Pew poll: Majority of Republicans see tea party as a separate entity

posted at 8:01 pm on October 17, 2013 by Allahpundit

Interesting in light of all the third-party chatter from both sides lately, but even more interesting than the topline number is the trend over time. Contrary to what you might suspect, views of the tea party as separate from the GOP aren’t increasing among Republicans. They’re decreasing. That is to say, despite all the warring between RINOs and true conservatives over the past three weeks, more people in the party now see TPers as Republicans than they did two years ago.

More Republicans view the Tea Party as a separate movement from the GOP (51%) than as part of the Republican Party (32%). Opinion is nearly identical among independents (51% separate, 36% part of GOP). By contrast, Democrats are about as likely to say the Tea Party is part of the Republican Party as to say it is separate (48%-41%)…

Since April 2011, Tea Party Republicans have become more likely to see the Tea Party movement as part of the GOP. In 2011, Republicans who agreed with the Tea Party said the movement was separate from the GOP by a 67%-29% margin (38-point gap); today, that margin has narrowed to 52%-41% (11-point gap).

That surprised me, but maybe it shouldn’t have. Tea partiers have, for wise strategic reasons, spent three years working inside the GOP to change it rather than splitting off and trying to pressure it from the outside. It’s only logical that more people, including members of the movement itself, would begin to see them as a branch of the party rather than as an offshoot under those circumstances. Then again, the fact that we’re three years out from the full emergence of the movement and a majority of Republicans still see it as something separate makes me think maybe there’s something to the third-party murmuring after all. Is it sustainable long-term to have a party heavily influenced by a group that neither the party’s members nor the group itself regards as fully part of it? If not, how does that logic apply to, say, the Democratic Party and public-employee unions?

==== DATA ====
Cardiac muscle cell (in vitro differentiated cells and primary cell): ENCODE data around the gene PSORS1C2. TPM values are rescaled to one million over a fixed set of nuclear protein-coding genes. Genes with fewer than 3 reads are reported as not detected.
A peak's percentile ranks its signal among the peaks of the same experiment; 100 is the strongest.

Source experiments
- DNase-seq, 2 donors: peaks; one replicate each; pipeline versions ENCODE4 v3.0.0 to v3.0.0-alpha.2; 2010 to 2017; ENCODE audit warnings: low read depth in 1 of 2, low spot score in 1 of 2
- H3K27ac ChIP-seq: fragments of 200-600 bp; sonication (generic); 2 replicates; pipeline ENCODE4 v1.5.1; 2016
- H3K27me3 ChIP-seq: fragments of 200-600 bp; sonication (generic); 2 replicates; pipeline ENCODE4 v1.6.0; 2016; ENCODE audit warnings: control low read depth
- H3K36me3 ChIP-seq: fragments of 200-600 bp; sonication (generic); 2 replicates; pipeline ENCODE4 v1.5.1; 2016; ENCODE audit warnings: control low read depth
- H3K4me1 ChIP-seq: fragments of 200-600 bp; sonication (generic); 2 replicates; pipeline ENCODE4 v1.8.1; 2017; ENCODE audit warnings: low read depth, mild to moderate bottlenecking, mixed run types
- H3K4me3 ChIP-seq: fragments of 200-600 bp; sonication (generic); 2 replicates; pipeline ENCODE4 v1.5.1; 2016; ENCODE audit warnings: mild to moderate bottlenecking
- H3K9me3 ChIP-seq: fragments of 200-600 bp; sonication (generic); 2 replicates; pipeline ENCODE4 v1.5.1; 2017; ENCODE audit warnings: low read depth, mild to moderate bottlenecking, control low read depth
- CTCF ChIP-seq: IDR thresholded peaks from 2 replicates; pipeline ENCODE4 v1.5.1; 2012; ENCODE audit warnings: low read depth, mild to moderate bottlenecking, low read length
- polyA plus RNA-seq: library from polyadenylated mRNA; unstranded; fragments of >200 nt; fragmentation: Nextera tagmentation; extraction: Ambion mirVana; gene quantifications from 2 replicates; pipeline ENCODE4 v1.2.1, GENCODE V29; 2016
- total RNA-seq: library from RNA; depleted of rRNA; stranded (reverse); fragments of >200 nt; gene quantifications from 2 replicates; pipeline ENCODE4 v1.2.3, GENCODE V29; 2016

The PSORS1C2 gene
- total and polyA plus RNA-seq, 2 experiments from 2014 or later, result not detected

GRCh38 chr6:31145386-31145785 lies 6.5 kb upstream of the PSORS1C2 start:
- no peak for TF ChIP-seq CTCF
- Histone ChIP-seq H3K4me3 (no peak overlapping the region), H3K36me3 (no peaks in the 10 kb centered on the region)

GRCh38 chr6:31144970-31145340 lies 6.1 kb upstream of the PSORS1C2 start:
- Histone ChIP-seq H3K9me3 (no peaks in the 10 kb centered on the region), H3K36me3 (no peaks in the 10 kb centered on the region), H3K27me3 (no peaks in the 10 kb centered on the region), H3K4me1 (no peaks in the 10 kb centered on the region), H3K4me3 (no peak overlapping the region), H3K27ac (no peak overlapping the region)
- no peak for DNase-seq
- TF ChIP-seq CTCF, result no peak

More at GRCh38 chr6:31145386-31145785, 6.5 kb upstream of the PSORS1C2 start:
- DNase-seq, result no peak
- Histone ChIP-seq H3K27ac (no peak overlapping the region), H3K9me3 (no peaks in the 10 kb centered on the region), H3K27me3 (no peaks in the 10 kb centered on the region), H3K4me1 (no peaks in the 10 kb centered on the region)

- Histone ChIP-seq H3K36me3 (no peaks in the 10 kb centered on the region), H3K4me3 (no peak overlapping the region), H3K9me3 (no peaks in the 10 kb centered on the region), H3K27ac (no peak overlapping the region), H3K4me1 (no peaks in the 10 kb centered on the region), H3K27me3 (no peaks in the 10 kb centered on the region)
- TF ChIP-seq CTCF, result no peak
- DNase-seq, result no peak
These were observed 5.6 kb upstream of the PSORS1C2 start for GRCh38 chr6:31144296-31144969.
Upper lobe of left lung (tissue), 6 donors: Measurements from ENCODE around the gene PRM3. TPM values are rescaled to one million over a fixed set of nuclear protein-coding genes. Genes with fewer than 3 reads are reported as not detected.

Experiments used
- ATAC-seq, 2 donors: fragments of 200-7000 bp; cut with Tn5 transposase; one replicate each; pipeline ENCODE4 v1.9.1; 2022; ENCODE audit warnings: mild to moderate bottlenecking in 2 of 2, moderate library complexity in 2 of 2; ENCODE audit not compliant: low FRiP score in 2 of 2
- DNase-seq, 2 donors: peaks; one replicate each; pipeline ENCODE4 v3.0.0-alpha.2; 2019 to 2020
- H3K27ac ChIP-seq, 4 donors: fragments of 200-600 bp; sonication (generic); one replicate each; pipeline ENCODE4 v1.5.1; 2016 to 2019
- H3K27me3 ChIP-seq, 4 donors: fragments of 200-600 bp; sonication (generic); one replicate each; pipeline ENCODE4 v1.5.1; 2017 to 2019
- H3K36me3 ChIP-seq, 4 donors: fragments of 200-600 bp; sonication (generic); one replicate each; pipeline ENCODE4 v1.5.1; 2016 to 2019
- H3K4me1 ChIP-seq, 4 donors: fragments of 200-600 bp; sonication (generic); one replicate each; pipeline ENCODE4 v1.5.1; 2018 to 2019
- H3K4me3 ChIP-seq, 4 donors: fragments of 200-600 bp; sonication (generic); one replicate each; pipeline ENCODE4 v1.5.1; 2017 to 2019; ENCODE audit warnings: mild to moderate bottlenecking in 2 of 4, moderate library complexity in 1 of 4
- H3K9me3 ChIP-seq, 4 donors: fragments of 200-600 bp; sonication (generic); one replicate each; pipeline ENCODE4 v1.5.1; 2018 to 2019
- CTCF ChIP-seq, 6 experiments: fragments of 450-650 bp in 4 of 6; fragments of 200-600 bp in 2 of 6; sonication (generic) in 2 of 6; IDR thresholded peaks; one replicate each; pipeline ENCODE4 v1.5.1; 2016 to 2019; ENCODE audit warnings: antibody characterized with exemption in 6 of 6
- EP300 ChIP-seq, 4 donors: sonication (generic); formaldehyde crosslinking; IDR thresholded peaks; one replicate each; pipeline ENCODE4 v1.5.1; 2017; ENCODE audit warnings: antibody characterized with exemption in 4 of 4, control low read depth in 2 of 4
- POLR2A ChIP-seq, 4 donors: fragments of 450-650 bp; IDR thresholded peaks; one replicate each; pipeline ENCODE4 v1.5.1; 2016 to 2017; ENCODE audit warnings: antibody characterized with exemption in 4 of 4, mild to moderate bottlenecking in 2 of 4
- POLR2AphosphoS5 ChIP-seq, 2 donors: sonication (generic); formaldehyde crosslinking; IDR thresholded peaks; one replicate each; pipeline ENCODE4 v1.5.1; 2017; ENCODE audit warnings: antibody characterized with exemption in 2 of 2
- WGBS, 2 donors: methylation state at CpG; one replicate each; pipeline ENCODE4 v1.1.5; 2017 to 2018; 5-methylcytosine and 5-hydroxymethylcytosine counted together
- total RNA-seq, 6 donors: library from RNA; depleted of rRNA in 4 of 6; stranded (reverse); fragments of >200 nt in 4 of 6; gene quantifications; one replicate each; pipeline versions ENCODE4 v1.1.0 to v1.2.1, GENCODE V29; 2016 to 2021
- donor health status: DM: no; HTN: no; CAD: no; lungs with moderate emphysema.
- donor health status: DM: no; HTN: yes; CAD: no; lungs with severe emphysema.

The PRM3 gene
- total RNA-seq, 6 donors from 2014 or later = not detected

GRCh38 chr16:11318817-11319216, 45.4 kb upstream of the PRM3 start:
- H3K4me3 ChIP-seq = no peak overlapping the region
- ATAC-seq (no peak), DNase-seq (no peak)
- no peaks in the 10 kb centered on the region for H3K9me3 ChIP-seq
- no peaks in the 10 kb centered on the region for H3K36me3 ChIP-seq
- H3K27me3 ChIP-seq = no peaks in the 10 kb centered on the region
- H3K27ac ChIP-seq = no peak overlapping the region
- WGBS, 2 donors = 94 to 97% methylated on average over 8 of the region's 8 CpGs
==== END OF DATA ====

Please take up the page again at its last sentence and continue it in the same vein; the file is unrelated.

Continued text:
Anyway, if Republicans increasingly see the movement as part of the party, maybe the whole RINO/tea party divide is overblown. Then again, maybe not:

mod

Views of the tea party have turned more unfavorable at every point along the ideological spectrum (including conservative Republicans) but especially among moderate and liberal Republicans, who went from a net positive view of the movement four months ago at 46/35 to net negative now at 27/42(!). That feels like a serious rift, even if it’s not permanent; and the reason for it, I suspect, has less to do with wanting to torpedo ObamaCare than with the brinksmanship of the tactics. Look at the first graph on Pew’s page, gauging tea-party favorability among the general population, and you’ll see that the movement was net positive until the debt-ceiling brinksmanship of 2011, when it turned negative. It hasn’t recovered yet and is actually a few points worse than it used to be right now. The silver lining in the House GOP’s cave yesterday is that, if it does mean that congressional Republicans are less likely to use shutdowns or the debt limit as leverage in the near future, that might actually work to TPers’ advantage in rehabbing their brand among voters generally.